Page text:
Roosevelt's Speech Analysis

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The Great Depression was the deepest and longest-lasting economical downturn the western world had ever experienced. It had begun soon after the Stock Market crash of 1929, which had sent Wall Street into a frenzied panic. Millions of investors were wiped out, and over the course of the next several years the deeper effects of the Depression began to surface. The sudden and sharp decrease of consumer spending and investment caused decline in industrial production. The lack of production needed therefore warranted a smaller workforce causing major layoffs to occur. In short, the lack of consumer spending made supply increase monumentally. Even with already thirteen million Americans left unemployed by the Great Depression, there were still …show more content…
His inauguration speech, for example, is an example of such attitude. While definitionally his speech was more of an address, he still phrased it as if he was having conversation with the American public. Consequently, it seemed to make him, at least in the eyes of citizens, more comforting. For example, the first line in his speech was “I am certain that my fellow Americans expect that on my induction...“ By stating “...my fellow Americans” he’s making it evidently clear that he’s not only a politician, but also a member of the general public as well. Furthermore, littered throughout the speech are promises and pledges made by Roosevelt to fix ongoing issues formed as a result of the Great Depression. The most common issue, being the unemployment rate and lack of jobs, was addressed multiple times in the speech: ‘Our greatest primary task is to put people to work. This is no unsolvable problem if we face it wisely and courageously.” While it’s a bold claim to say that the issue of unemployment is most certainly solvable, he says so nonetheless. Simply, he whitewashed the issues not to only maintain support for his administration, but to also inspire hope in his …show more content…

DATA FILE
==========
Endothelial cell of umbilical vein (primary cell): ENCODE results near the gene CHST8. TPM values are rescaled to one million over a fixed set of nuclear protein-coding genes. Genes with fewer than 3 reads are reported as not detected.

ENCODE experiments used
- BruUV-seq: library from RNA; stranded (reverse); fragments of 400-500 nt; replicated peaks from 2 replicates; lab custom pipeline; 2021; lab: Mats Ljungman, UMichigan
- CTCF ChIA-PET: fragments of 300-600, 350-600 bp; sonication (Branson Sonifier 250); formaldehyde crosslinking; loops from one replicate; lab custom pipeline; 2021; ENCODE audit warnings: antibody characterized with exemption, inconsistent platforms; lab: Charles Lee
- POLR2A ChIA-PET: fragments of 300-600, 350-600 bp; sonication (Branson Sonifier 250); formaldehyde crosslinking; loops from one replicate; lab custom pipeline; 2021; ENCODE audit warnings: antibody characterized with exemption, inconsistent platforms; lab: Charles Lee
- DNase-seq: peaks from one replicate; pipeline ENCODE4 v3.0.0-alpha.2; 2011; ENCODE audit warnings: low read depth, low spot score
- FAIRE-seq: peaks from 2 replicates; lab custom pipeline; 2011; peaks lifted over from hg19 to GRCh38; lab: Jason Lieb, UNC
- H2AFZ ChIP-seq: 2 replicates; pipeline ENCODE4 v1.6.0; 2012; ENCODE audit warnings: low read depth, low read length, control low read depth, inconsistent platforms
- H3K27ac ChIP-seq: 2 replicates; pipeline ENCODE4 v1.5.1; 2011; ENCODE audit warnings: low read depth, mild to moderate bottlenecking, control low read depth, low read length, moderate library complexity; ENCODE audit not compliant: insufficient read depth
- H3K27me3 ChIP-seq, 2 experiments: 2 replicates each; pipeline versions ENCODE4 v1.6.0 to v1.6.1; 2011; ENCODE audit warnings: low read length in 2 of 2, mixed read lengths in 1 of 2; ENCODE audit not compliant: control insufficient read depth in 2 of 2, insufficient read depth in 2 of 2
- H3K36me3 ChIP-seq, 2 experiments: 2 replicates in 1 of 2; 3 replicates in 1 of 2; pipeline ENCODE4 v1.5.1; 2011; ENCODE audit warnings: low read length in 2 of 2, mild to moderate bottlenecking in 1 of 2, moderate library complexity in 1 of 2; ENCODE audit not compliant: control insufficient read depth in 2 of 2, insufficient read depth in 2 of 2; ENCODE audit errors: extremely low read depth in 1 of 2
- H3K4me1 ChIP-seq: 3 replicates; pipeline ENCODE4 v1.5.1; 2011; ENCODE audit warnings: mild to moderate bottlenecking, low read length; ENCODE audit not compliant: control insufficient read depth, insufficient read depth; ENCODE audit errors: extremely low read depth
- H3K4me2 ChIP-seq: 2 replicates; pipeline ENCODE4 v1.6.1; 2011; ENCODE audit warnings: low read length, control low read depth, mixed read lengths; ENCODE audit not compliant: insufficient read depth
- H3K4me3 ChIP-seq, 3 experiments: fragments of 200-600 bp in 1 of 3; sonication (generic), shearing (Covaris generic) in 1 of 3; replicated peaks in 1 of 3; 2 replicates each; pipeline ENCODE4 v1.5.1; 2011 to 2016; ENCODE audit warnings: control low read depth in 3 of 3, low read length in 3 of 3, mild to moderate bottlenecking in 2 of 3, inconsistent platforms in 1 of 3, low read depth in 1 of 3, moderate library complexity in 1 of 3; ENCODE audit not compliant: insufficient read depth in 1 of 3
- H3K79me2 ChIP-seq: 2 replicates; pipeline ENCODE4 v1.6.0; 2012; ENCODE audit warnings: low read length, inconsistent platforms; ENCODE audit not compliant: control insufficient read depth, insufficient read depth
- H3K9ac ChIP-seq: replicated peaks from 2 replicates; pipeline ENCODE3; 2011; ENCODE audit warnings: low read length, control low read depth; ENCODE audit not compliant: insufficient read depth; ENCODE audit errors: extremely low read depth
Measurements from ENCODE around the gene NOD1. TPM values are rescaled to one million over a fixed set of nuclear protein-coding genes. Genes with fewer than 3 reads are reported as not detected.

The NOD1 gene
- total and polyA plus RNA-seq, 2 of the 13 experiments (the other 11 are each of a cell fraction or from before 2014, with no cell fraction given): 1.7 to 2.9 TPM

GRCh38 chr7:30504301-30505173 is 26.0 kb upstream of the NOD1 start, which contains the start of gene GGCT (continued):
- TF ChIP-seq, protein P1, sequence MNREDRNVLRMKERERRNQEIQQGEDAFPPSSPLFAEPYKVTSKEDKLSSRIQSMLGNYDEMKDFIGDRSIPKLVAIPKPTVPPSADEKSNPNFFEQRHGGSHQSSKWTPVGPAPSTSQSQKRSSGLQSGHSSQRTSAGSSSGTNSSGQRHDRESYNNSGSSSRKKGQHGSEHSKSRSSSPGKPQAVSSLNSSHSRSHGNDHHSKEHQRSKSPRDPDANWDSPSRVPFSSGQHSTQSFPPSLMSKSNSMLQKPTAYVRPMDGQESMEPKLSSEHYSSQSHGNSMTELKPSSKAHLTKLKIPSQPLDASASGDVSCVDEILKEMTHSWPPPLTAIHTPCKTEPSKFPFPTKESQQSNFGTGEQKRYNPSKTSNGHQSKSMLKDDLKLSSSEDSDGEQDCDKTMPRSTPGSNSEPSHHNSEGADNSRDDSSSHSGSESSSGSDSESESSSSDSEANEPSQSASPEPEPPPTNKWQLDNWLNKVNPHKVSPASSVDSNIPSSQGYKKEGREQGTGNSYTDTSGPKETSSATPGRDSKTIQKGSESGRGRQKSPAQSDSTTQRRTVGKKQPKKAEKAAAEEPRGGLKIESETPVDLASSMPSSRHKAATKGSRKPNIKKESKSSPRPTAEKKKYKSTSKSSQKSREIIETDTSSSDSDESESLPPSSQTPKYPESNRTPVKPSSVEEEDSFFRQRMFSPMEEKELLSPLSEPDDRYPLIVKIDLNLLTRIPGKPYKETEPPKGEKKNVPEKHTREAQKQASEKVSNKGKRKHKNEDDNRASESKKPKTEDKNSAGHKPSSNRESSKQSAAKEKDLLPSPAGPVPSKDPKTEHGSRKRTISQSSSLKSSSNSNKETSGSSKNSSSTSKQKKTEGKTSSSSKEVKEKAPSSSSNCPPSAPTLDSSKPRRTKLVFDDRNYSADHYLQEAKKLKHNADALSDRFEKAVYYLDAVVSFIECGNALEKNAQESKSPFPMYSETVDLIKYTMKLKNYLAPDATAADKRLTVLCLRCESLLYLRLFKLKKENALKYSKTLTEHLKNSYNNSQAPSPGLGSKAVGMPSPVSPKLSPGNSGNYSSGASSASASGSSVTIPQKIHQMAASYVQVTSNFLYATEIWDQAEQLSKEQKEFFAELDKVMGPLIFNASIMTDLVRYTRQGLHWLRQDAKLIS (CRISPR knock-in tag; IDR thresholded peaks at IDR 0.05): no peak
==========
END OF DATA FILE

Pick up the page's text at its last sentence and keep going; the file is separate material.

More specifically, we can look at how the writing in some of the advertisements for the New Deal policies were portrayed to get a better idea on how the administration transferred information regarding fixing issues spawned from the Great depression. An example of one of these policies was Social Security. Social Security was designed as a method to payback workers after retirement so that their children would not have to care directly for them. The Social Security’s Security in Your Old Age pamphlet is an example of such writing that can be examined. The pamphlet starts with a small summary of what the law will do. What is more important, however, is the format the follows. There is a “WHAT THIS MEANS TO YOU” sub-heading which implies a simplified breakdown of the law and its relevance. This is a way for the Roosevelt Administration to directly communicate with the general public. This breakdown of communications allows the administration to avoid confusing or potentially losing the trust of the American citizens: “The checks will come to you as a right. You will get them regardless of the amount of property or income you may have.“ By being upfront about what the law does the trust that was lost as a result of the Stock Market crash of 1932 is able to start being

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